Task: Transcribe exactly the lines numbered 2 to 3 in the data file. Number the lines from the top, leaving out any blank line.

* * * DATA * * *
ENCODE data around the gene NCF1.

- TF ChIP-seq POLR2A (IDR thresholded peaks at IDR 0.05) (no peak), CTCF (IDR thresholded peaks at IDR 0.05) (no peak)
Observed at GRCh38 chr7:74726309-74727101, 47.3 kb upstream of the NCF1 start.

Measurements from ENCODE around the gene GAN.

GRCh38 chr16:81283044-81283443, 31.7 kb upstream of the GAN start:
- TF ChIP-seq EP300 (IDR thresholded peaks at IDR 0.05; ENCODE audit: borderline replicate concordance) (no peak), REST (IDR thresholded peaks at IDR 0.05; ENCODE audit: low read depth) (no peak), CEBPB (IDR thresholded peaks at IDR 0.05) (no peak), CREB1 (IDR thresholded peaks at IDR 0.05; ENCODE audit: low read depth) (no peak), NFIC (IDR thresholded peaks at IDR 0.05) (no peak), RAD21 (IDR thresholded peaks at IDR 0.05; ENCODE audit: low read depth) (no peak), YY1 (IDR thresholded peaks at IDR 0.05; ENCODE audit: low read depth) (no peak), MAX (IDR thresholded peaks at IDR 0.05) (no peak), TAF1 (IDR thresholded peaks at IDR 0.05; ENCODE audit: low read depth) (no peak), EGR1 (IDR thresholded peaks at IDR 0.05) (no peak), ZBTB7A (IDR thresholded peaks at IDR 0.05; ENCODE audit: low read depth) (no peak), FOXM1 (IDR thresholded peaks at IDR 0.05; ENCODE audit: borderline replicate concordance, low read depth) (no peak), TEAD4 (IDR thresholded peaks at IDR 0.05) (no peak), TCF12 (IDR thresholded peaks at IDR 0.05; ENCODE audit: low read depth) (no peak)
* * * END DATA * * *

- TF ChIP-seq POLR2A (IDR thresholded peaks at IDR 0.05) (no peak), CTCF (IDR thresholded peaks at IDR 0.05) (no peak)
Observed at GRCh38 chr7:74726309-74727101, 47.3 kb upstream of the NCF1 start.